Wednesday, January 6, 2010

Baker Institute study on biofuels examines ethanol spills

A recent study by Rice University’s Baker Institute concludes that the US needs to reconsider its policy to promote grain-based ethanol.

The study, “Fundamentals of a Sustainable US Biofuels Policy,” questions the economic, environmental, and logistical basis for federal subsidies that support US ethanol producers. Amy Myers Jaffe, associate director of the Rice Energy Program, was one of the authors of a paper about the study's results.

A research grant in environmental engineering from Chevron Technology Ventures supported the study on biofuels.

The study notes that increased use of ethanol increases the likelihood of leakage of ethanol into water supplies and the environment, often when ethanol is blended with gasoline.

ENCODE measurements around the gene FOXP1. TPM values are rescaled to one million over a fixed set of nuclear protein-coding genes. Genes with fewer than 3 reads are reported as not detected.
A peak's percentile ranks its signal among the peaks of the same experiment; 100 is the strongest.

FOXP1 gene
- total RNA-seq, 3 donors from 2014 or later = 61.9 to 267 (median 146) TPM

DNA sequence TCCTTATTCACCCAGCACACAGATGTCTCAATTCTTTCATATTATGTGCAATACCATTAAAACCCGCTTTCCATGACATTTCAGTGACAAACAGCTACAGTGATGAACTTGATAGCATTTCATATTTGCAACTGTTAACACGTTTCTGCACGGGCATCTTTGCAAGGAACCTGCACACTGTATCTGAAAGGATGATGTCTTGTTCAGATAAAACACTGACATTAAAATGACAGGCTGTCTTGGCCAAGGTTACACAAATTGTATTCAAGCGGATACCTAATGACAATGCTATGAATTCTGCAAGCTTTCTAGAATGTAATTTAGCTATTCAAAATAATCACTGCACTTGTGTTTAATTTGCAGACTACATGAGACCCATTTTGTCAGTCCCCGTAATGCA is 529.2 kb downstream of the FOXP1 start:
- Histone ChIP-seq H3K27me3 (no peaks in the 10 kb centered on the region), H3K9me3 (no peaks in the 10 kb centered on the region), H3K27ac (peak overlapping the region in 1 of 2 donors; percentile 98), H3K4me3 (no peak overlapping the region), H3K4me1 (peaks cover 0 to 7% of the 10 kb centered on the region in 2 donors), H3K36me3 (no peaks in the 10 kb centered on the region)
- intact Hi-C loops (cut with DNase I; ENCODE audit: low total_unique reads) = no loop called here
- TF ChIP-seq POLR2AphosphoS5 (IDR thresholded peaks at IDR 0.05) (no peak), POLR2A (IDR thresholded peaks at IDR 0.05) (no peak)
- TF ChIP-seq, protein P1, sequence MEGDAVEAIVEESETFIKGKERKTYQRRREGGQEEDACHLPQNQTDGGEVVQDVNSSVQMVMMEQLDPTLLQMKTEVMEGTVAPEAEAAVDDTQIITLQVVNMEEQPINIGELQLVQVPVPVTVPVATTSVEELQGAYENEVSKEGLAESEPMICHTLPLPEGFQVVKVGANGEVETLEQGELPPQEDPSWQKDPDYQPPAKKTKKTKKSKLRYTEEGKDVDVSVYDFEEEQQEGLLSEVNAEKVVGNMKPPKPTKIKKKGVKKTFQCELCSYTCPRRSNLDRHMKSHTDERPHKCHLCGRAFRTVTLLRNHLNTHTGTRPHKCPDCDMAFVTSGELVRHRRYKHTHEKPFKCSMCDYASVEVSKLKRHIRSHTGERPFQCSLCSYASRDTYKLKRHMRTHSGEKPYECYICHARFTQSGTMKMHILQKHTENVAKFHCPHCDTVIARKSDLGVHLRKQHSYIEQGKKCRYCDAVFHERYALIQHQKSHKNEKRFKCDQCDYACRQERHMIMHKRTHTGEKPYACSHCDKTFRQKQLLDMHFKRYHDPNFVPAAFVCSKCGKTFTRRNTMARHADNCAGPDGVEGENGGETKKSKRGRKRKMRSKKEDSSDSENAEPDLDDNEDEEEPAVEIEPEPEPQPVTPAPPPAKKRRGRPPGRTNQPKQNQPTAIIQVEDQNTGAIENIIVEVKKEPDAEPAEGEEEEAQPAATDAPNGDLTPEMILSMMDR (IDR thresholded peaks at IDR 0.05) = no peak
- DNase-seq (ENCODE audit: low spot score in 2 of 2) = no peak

Underground storage tanks are a principal source of this contamination. Metal containers are prone to corrosion and leaking. Already, there have been more than 479,000 confirmed releases of which 377,000 have been cleaned up.

Releases of ethanol likely will lead to some altered remediation approaches, the Baker Institute study said. But rather than the dangers of direct exposure to ethanol, the greater risk to human health comes from the potential for BTEX mixed with ethanol, which is more difficult to degrade. BTEX stands for benzene, toluene, ethylbenzene, and xylenes.

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